Why do colours make us feel?

11 January 2022

By Tegan Oxley

Colour is everywhere. Aside from those who are legally blind or monochromatically colour blind, the overwhelming presence of colour may seem obvious. That is how light works after all.

However, a lot of the colours we see in everyday life are not accidental – someone engineered them for a purpose. The bold, energetic colours of playgrounds and advertisements; the dull, sepia monotony of outdated buildings, and the gentle blues, greens and whites of hospitals.

But why is the world so deliberately coloured? 

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The short answer is that designers are really good at understanding people and their needs. 

Scientists still aren’t entirely sure why, but from lived experience, we intrinsically know that colour can influence our emotions. And this notion is frequently used when designing products, buildings, websites, and everything really. 

What do we think of white?

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Think of the colour white, or simply open up a new blank document. How do you feel?

Aside from the fingerprints on your screen, the white probably feels clean to you. The UK in general often uses the colour white in a way that’s very typical of western culture.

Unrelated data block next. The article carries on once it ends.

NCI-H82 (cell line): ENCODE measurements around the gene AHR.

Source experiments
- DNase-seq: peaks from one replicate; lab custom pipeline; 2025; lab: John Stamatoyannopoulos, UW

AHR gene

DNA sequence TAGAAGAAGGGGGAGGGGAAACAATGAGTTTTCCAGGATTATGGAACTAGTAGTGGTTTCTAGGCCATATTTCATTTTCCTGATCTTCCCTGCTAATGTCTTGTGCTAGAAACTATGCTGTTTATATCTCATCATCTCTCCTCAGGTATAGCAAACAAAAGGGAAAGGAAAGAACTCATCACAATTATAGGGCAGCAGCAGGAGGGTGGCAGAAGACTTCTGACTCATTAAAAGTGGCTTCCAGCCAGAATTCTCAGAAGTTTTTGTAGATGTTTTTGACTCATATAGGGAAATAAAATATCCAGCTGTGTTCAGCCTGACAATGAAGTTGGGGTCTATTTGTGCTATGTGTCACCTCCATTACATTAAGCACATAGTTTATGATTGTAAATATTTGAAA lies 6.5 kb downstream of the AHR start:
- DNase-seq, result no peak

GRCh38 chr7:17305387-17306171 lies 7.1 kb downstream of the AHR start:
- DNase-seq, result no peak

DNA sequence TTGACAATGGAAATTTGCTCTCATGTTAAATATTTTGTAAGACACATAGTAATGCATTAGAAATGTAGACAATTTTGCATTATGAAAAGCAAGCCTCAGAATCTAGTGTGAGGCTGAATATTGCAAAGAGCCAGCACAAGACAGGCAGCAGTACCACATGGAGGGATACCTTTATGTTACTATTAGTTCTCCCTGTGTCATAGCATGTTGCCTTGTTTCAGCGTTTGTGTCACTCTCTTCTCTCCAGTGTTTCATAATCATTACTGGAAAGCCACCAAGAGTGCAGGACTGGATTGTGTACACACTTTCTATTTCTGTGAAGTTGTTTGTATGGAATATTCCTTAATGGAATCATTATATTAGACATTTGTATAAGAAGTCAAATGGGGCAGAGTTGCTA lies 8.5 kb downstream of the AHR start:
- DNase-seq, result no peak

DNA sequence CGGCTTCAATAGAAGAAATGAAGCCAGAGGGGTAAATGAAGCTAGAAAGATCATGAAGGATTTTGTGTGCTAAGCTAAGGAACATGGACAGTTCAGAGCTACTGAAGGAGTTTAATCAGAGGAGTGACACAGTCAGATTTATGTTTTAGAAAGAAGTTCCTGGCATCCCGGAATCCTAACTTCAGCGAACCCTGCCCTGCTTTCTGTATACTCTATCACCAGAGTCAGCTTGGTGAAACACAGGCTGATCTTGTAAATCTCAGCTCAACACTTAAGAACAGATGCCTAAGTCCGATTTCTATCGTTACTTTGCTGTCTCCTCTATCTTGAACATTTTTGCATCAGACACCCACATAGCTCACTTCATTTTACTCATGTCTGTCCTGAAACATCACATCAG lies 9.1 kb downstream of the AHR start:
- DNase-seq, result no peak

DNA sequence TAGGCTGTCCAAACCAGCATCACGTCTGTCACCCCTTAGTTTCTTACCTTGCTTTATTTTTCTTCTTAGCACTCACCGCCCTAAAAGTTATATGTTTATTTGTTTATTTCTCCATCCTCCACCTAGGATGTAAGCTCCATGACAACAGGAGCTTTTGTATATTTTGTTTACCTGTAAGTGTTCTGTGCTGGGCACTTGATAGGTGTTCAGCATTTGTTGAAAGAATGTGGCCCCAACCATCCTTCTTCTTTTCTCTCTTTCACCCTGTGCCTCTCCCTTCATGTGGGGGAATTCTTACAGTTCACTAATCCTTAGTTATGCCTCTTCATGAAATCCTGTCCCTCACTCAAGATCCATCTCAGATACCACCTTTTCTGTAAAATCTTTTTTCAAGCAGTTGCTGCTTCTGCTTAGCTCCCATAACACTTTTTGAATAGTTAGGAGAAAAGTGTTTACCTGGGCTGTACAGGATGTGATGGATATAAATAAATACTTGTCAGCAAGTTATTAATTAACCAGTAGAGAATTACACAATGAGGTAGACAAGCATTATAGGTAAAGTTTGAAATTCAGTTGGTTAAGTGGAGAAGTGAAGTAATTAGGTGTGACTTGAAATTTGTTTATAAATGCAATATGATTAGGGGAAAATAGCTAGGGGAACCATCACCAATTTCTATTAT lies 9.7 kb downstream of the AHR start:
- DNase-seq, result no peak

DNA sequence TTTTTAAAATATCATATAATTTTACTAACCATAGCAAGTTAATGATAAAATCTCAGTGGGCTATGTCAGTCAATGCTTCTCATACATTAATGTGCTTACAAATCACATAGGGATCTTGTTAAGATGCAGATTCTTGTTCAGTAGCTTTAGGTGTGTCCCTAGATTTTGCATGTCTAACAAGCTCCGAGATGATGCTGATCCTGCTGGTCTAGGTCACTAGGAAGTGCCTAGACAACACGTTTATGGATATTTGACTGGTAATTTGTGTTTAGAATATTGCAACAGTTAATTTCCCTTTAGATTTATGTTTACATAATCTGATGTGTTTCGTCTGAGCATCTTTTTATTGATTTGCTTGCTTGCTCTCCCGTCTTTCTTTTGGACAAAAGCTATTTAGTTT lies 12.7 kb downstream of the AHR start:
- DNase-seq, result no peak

Wedding dresses are traditionally white due to the religious concept of purity associated with the colour. Hospitals are also typically white with mild accents to enforce a sense of calmness. A very wise, deliberate design choice when you consider the constant stress both staff and patients suffer.

Even regular buildings monopolise on this concept – the typical interior white walls of modern homes and offices are designed to magnify light and make rooms seem much larger and cleaner.

Why do we see colours like this?

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But that still doesn’t explain why we see white as a calm, clean, pure colour. Obviously, these longstanding cultural associations explain this to an extent, but how did we even begin to see white in this way? And what about every other colour? They also have associations we seemingly can’t explain.

Romantic and dangerous red, jovial yellow, the calm sadness of blue. This may all have roots in the evolution of our species, and how are eyes developed to even see colours in the first place. 

Links in our brains

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For a start, the part of the brain believed to register colour vision (the ventral occipital lobe) and the part of the brain which is responsible for emotional responses (the limbic system) have strong links between each other.

This may be the root of why we feel any emotion at all towards colours. But despite the copious amount of research proving specific colours consistently elicit the same emotional response, there is little research on why the same results always arise. 

This mildly maddening rabbit hole has led me to speculation, so bear with me as the article from herein is educated guesswork.